Date: November 08, 2021
Time: 9:00am (PST), 12:00pm (EST), 6:00pm (CET)
Many enzymes form homomeric complexes comprised of subunits encoded by the same gene. Assembly into homomeric complexes can build new active sites and enable particular types of allosteric regulation. Based on the many experimental structures of oligomeric proteins, sets of symmetry rules have been proposed and are thought to yield all conceivable geometries of homomers. Here we report the discovery of a citrate synthase that forms a wholly unprecedented kind of homomeric assembly not predicted by known symmetry rules. It closely resembles a famous deterministic fractal - the Sierpiński triangle.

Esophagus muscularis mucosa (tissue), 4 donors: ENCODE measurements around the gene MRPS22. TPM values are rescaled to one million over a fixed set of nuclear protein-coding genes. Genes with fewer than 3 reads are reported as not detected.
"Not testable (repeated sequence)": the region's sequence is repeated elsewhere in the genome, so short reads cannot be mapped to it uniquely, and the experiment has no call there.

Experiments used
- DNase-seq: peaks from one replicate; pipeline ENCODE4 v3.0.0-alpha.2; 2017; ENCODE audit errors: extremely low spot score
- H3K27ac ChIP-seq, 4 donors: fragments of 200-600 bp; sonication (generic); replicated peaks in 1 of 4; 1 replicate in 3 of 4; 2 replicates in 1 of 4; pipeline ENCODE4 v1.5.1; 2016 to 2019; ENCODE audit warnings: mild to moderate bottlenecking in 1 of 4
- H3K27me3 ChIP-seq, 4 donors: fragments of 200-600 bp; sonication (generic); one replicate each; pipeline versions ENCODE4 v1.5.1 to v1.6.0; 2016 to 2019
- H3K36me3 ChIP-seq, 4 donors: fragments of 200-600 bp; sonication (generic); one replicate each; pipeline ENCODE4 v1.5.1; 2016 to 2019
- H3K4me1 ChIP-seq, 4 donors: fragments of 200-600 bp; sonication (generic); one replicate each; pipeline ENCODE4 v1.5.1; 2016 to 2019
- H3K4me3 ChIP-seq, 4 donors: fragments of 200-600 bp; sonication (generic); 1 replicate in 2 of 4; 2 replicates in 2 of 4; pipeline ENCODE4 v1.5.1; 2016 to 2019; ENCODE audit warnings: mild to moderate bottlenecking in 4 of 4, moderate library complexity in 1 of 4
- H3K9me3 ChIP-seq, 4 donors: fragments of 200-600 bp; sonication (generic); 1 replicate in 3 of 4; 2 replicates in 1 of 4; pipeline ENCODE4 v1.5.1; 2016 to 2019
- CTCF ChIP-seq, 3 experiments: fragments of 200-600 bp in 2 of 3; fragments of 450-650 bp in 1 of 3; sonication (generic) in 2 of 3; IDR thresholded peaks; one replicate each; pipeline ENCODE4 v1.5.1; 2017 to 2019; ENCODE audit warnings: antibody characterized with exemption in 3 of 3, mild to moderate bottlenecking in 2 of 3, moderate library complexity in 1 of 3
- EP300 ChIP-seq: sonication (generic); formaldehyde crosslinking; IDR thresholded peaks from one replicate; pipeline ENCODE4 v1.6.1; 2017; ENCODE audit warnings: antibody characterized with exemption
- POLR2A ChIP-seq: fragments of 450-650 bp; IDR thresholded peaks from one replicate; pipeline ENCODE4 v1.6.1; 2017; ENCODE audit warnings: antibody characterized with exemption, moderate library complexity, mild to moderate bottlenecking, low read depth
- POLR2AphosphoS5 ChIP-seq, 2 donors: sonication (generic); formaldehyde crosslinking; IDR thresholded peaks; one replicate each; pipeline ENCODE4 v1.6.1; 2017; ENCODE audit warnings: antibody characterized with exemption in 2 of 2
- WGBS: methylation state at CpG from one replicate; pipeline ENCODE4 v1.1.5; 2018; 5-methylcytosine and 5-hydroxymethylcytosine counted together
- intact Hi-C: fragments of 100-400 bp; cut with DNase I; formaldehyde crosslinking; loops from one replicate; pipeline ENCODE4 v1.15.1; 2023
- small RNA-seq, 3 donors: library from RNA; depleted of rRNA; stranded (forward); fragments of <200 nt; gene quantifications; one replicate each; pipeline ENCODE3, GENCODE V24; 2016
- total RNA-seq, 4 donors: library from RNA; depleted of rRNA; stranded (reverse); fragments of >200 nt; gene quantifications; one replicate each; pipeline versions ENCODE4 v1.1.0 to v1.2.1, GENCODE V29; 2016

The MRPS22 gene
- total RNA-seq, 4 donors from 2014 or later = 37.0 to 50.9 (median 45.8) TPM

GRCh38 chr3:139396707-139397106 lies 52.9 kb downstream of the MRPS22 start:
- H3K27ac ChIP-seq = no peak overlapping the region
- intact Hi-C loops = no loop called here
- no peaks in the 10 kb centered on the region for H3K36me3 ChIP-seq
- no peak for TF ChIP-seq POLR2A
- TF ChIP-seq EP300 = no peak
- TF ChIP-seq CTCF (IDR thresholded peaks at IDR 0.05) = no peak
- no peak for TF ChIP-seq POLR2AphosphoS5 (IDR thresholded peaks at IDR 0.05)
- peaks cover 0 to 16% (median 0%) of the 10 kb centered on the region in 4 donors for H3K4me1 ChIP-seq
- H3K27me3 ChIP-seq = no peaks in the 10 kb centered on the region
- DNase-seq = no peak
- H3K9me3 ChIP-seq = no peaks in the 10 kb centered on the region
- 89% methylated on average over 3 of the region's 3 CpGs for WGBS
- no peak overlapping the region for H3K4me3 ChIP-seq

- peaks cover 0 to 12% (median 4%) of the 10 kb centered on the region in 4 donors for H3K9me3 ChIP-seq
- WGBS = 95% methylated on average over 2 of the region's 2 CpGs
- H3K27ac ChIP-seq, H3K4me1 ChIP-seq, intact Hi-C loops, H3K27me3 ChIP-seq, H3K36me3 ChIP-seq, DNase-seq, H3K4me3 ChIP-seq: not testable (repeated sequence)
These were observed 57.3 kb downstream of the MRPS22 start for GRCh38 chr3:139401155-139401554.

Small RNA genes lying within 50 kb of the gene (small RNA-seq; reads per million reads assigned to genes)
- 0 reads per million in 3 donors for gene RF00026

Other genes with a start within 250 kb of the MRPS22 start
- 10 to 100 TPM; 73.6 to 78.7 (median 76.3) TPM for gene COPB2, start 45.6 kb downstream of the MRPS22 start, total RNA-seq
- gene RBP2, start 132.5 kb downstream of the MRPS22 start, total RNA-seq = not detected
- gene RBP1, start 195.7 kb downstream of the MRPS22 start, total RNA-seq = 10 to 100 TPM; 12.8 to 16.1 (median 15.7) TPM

Molecular fractal assemblies have been a popular target in engineering efforts e.g. using small molecules that assemble on chiral surfaces, but have never been observed in nature or in solution. Using maximum likelihood phylogenetics, we show that this assembly evolved very recently from simpler dihedral hexamers within the cyanobacteria. Using mass photometry, we characterize the interfaces and show that the assembly can be dissociated in the presence of one of the enzyme's substrates or upon changes in pH, suggesting that it may represent a form of allosteric regulation. Our findings expand the space of known protein assemblies to self-terminating fractal-like complexes of different sizes.